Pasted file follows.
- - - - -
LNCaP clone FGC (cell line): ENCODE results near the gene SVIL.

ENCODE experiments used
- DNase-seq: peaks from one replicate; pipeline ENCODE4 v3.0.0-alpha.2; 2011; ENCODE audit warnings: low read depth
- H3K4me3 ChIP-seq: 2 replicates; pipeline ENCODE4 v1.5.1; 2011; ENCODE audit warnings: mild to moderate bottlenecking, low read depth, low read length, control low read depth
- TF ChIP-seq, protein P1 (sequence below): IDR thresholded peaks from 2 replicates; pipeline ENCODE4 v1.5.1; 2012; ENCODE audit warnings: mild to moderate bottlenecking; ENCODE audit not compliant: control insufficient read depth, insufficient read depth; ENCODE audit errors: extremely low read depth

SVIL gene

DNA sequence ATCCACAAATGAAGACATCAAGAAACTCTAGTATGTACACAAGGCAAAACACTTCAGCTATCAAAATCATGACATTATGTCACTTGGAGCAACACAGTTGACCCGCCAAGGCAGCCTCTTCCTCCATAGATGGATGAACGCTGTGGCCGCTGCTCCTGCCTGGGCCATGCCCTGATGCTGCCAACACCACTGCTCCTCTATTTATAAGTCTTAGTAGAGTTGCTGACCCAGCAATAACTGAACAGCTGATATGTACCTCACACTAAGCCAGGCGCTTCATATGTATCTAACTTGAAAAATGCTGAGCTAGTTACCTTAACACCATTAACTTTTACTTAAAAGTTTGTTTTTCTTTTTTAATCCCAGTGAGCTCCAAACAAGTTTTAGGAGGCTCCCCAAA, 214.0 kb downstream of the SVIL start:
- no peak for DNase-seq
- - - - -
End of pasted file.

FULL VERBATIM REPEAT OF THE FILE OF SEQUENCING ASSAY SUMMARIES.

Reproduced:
LNCaP clone FGC (cell line): ENCODE results near the gene SVIL.

ENCODE experiments used
- DNase-seq: peaks from one replicate; pipeline ENCODE4 v3.0.0-alpha.2; 2011; ENCODE audit warnings: low read depth
- H3K4me3 ChIP-seq: 2 replicates; pipeline ENCODE4 v1.5.1; 2011; ENCODE audit warnings: mild to moderate bottlenecking, low read depth, low read length, control low read depth
- TF ChIP-seq, protein P1 (sequence below): IDR thresholded peaks from 2 replicates; pipeline ENCODE4 v1.5.1; 2012; ENCODE audit warnings: mild to moderate bottlenecking; ENCODE audit not compliant: control insufficient read depth, insufficient read depth; ENCODE audit errors: extremely low read depth

SVIL gene

DNA sequence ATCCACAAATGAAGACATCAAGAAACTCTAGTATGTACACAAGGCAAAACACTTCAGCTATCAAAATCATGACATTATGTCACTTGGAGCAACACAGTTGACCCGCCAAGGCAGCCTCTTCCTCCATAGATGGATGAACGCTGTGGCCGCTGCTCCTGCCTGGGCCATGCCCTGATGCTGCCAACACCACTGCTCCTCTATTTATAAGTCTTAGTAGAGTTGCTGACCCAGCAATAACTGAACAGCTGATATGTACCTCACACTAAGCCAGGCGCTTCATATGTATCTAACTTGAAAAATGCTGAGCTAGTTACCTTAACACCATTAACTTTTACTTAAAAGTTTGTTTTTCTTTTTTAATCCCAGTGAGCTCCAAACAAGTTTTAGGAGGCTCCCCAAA, 214.0 kb downstream of the SVIL start:
- no peak for DNase-seq